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Indian Supreme Court Reaffirms Severability Principle of Arbitration Agreements

In Reliance Industries Ltd. & Anr v. Union of India, the Supreme Court of India has again declined jurisdiction to consider an application to set aside an UNCITRAL award in an arbitration seated outside India, finding that the intention of the parties was that Indian arbitration law would not apply to their dispute.

In 1994, Reliance Industries Limited entered into two production sharing contracts (PSCs) with the Union of India for the exploration and production of petroleum. The PSCs provided that if there was a change to India’s laws or regulations which resulted in a material change to the economic benefits of the contract, the parties were obligated to revise the contract in order to maintain the expected benefits. The contractual obligations were governed by Indian law while the arbitration agreements were specifically stipulated to be governed by the laws of England with London as the seat of arbitration.

Reliance instituted arbitration proceedings to recover excess royalties and taxes paid to the government as a result of a changed method of valuing petroleum, and succeeded in obtaining a final partial award in its favour. India subsequently challenged the award before the High Court of Delhi.

India argued that Part I of India’s Arbitration Act should be applied to the effect that the claims in the arbitration were not arbitrable because Reliance’s claims were in essence a challenge to India’s oil laws – matters that could not be excluded in a contract without violating public policy. Reliance raised a preliminary objection to the petition arguing that the arbitration agreement’s governing law clause excludes the application of Part I of the Indian Arbitration Act.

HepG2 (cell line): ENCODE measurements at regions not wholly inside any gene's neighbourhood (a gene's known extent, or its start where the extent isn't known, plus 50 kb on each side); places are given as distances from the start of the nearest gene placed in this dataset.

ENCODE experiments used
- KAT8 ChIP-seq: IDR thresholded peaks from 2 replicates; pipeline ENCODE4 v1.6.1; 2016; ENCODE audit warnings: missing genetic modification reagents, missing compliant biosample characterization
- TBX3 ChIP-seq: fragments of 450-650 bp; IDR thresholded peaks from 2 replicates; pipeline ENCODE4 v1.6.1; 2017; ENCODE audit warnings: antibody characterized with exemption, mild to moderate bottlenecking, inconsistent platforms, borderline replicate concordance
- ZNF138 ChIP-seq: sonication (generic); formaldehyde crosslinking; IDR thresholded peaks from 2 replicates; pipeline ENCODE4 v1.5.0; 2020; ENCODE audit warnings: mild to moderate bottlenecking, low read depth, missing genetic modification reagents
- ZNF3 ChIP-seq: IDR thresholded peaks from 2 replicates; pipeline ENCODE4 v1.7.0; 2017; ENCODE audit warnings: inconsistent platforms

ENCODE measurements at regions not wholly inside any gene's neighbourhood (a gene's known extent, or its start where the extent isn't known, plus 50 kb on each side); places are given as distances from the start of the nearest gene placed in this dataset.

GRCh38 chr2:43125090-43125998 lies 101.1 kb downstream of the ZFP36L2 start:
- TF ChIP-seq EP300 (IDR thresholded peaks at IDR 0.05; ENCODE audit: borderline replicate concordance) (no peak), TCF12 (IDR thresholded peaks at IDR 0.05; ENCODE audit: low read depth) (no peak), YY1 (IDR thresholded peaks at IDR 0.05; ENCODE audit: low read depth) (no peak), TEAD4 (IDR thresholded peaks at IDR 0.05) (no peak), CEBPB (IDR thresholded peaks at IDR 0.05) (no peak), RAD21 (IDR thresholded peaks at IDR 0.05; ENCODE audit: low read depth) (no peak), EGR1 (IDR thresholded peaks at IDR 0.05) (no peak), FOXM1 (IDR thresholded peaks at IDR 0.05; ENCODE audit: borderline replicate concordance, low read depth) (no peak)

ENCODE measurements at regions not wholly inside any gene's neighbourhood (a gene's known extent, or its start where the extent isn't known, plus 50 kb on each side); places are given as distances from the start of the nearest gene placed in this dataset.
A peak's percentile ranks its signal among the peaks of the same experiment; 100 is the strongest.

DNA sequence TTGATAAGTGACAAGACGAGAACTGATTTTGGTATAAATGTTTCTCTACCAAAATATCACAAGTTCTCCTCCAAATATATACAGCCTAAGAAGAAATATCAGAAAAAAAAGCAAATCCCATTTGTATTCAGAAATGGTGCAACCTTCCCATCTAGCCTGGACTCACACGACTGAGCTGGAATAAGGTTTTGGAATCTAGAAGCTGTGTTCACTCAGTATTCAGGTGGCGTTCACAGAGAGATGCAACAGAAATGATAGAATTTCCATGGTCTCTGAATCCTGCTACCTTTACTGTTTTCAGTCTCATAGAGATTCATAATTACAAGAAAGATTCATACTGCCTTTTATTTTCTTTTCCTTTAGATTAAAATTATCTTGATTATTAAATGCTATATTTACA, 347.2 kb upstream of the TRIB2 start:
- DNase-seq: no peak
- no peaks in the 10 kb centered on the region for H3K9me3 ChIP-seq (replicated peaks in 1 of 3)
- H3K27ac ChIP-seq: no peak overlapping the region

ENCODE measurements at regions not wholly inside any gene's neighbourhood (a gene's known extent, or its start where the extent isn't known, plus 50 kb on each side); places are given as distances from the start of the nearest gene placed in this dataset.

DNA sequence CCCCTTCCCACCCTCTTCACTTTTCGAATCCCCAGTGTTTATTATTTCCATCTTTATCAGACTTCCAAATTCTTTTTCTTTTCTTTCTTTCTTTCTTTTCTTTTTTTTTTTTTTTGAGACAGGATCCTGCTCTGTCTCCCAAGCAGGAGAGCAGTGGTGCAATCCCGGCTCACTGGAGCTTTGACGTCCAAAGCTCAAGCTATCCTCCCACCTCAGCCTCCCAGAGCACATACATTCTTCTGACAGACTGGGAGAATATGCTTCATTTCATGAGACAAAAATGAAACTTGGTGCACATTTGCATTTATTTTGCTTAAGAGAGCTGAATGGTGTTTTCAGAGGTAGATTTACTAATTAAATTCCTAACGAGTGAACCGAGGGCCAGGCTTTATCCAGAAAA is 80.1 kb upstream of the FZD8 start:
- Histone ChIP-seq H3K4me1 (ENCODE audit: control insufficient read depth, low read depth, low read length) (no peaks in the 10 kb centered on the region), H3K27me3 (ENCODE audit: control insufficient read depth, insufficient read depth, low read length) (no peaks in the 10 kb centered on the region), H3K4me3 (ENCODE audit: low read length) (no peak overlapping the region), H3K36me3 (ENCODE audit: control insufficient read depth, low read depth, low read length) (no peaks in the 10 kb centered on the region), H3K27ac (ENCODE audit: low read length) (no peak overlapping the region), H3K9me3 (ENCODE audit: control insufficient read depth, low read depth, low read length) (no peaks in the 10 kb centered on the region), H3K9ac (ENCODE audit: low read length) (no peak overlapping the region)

The Supreme Court applied the guiding principles it had set out in Bhatia International v. Bulk Trading S.A. & Anr. which stated that Part I would apply to foreign seated arbitrations unless the parties excluded its provisions. Accordingly, it considered the intentions of the parties as to whether they had intended to exclude the Arbitration Act and found that the explicit agreement to apply English law to the agreement as well as the inclusion of certain detailed provisions contrary to Part I of the Indian Arbitration Act demonstrated a clear intention to exclude the Arbitration Act. Accordingly, it found that it had no jurisdiction over the dispute.

In coming to this decision, the Supreme Court reaffirmed the principle that an agreement to arbitrate is a separate contract, here governed by English law, distinct from the substantive contract in which it is contained, which in this case was governed by Indian law. While the methods applied by the Supreme Court in examining the parties’ intentions ran contrary to the 2012 Balco decision, which had overruled Bhatia in deciding that Part I of the Arbitration Act would never apply to foreign seated arbitrations, the Balco decision was limited to agreements entered into after its ruling, whereas this clause was entered into under the former regime. The result, however, goes to reinforce the Balco principle that Indian courts will generally not intervene in foreign-seated arbitrations.

This decision therefore reinforces the non-interventionist stance being developed by the Indian courts where the seat is outside India, and provides for a gradually more predictable and pro-arbitration regime for arbitration involving Indian parties. From a practical point of view, however, arguments of public policy may still be raised and will be considered by the Indian courts at the enforcement stage.